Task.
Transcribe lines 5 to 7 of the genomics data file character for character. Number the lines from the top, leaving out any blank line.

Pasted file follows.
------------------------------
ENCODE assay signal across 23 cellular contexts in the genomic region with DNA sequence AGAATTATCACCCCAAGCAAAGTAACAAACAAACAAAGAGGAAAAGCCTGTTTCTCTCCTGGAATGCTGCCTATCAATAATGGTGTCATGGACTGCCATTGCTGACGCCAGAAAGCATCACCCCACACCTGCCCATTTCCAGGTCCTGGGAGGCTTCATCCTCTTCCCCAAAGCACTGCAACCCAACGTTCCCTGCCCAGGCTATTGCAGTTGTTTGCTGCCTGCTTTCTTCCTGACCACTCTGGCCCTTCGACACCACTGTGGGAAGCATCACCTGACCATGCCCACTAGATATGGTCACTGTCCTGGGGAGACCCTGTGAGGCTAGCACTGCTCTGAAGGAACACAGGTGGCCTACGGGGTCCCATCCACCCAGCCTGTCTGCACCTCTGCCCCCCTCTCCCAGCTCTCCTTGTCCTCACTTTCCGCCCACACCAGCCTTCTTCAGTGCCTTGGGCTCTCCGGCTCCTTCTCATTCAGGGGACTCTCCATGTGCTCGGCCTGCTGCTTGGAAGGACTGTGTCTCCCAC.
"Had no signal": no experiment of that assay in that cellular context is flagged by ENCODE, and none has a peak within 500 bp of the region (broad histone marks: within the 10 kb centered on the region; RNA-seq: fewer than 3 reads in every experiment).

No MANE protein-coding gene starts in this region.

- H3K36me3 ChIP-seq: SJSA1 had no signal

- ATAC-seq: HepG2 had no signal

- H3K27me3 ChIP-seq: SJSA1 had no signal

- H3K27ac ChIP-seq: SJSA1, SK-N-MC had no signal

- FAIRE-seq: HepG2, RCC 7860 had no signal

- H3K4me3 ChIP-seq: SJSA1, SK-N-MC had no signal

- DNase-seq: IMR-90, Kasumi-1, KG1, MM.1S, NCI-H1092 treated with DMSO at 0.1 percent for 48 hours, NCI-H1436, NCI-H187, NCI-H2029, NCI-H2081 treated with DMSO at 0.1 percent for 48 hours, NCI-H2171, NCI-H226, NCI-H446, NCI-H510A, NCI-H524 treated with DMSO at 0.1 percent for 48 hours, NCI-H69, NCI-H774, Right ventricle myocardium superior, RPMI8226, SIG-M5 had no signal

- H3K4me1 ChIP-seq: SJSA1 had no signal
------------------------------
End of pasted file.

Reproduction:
- ATAC-seq: HepG2 had no signal

- H3K27me3 ChIP-seq: SJSA1 had no signal

- H3K27ac ChIP-seq: SJSA1, SK-N-MC had no signal